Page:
More sinisterly, if Arp’s variable mass hypothesis was in effect, would that end up being inimical to life over time? 😉

Just speculating 🙂

— Ritchie

nick white 2005-02-09 20:46:38

Hi all. If we consider all the Sun-like stars in the Galaxy which are 500 million years *older* than the Sun (for argument’s sake), and a small fraction harbour life, then I think it’s reasonable that some of that life must be able to move around the Galaxy. There are many many possible reasons for why we’re unaware of them but all those reasons have to mop up all the civilisations possibly out there, so as to obscure them from us, as it were. On balance it seems to me, given the possible numbers out there, that one, and that’s all it takes, just one, civilisation has been all over this Galaxy. The timescales are very favourable.

A drastic way out of this situation is to argue that we’re the only ones here. I’m not aware of any fundemental physical reason as to why such travel can’t be undertaken, but as pointed out above, could Arpian cosmology that involves variable mass put a timescale on how long life can last in the Galaxy once it’s got going? More generally, if we think along the lines of anthropic principles, does us being here say something about our universe that allows us to constrain Arp’s ideas in some way?

Edward Duffy 2005-02-13 02:25:10

Given the fractal nature of everything else in the universe I don’t think it’s outside the realm of possibility that life evolves in a somewhat parallel manner throughout the galaxy. The fact that we haven’t come across any yet may be because we are at the forefront of technological development, along with many others. If so, first contact will likely cause a frantic tech race among civilizations and things will develop quite rapidly for a while. That, or we’re the backwater ignoramouses of the galaxy, interesting to observe, but not to strike up a conversation with.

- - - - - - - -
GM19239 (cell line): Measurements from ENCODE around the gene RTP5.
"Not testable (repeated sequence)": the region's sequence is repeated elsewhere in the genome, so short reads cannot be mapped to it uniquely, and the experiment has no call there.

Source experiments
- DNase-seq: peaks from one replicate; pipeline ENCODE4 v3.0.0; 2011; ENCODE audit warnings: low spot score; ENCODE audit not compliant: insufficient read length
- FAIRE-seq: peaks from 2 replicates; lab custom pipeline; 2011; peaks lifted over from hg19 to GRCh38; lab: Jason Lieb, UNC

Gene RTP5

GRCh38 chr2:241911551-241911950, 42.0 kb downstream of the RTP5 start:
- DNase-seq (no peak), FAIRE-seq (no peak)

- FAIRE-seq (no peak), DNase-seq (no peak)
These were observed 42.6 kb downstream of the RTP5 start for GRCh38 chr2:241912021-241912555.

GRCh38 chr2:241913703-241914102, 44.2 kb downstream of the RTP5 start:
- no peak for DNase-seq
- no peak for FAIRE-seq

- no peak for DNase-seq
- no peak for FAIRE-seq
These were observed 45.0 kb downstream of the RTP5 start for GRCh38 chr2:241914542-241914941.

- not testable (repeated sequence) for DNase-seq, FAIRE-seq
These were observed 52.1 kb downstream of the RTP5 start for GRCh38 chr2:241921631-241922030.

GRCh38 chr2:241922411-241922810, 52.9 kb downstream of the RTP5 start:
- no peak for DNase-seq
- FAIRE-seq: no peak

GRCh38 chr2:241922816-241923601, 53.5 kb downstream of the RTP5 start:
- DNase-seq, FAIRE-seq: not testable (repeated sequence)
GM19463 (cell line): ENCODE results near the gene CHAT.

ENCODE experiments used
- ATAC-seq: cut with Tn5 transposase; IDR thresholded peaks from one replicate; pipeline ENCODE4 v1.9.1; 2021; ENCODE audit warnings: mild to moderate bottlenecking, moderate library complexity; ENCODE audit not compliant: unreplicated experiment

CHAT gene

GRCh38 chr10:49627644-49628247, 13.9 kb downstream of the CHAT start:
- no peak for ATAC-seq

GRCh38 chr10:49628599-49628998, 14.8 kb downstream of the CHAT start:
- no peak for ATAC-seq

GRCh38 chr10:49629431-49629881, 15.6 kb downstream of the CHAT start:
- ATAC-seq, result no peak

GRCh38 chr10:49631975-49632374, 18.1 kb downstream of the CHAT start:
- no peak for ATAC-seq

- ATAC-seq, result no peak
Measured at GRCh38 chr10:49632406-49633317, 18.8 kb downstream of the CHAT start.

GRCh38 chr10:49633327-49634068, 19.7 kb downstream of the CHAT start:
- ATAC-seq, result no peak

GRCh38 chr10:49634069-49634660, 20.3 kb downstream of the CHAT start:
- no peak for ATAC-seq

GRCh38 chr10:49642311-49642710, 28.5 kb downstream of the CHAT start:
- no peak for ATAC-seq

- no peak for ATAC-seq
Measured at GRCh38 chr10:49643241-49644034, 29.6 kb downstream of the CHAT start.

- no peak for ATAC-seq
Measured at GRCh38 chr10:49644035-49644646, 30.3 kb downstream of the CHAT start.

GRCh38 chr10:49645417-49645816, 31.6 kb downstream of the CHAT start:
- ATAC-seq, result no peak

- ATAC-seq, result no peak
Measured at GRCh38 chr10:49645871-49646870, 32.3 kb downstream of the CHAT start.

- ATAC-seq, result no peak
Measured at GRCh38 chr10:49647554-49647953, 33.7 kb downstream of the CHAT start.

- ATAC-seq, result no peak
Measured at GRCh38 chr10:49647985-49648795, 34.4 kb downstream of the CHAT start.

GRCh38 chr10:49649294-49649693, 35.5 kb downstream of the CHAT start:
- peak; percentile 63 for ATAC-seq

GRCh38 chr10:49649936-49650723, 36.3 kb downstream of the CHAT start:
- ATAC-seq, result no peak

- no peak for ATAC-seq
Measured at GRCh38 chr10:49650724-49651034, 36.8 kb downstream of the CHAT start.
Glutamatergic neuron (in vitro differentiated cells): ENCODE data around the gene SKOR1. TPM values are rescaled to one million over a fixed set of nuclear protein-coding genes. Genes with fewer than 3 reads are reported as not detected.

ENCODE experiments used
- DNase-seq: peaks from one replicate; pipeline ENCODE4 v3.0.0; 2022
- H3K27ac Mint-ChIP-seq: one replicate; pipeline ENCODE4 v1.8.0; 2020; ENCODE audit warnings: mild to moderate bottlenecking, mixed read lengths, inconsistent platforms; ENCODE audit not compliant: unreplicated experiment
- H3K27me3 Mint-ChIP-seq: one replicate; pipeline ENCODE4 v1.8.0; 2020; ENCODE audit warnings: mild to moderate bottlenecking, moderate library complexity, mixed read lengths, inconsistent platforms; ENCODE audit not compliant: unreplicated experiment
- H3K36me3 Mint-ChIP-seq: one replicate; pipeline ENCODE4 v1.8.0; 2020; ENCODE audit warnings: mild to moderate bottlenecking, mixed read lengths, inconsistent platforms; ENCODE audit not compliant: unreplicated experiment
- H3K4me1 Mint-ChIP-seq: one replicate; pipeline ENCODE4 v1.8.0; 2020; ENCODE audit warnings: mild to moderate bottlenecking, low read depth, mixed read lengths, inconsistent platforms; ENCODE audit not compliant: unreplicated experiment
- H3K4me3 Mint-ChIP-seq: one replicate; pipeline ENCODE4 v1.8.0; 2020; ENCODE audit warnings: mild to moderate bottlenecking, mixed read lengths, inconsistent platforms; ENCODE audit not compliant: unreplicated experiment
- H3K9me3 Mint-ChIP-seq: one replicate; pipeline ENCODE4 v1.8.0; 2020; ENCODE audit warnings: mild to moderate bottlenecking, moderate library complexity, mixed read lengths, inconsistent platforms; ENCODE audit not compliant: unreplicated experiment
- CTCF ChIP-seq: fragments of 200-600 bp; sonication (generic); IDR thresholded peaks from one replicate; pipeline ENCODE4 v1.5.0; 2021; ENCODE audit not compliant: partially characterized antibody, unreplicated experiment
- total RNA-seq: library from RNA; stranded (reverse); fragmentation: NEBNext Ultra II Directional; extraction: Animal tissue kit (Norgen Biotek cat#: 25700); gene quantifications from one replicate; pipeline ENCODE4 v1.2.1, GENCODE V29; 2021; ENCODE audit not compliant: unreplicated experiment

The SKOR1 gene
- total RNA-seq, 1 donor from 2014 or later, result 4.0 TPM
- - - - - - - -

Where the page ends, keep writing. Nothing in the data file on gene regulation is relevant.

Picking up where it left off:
nick white 2005-02-15 10:47:35

Edward, seems odd to me though if ET has been out there for millions of years that we haven’t picked up signs of them, ie. signals not actually intended for us. When I started this thread I hadn’t read the new Arp articles on this site, one of which discusses briefly this issue – would seem Arp thinks we’re unlikely to recognise signals from advanced civilisations. However, there’s surely a range of intelligence out there, some of which we could pick up on. Only one civilisation is needed to take a passing interest in Earth.

The trick is to look/send signals which are sufficiently similar to those created by natural phenomena that someone might be tuning in, but not too similar so that we actually think the signal is natural. For example, with hind sight, initially thinking pulsars were ET signals was a mistake because what ET would send a signal that is so similar in appearance to that of a pulsar? Somebody somewhere would be saying “Don’t transmit that, they’ll just think it’s a pulsar”.

I briefly had a *wild* idea that some quasars might be the result of continuously pumped lasers being beamed in our direction – inspired by ideas concerning some quasars being in our galaxy (laser stars) and those concerning ET communication using laser pulses. I then thought, “Yeah, but then the signal would just look like an extra-galactic quasar, so what’s the point?”.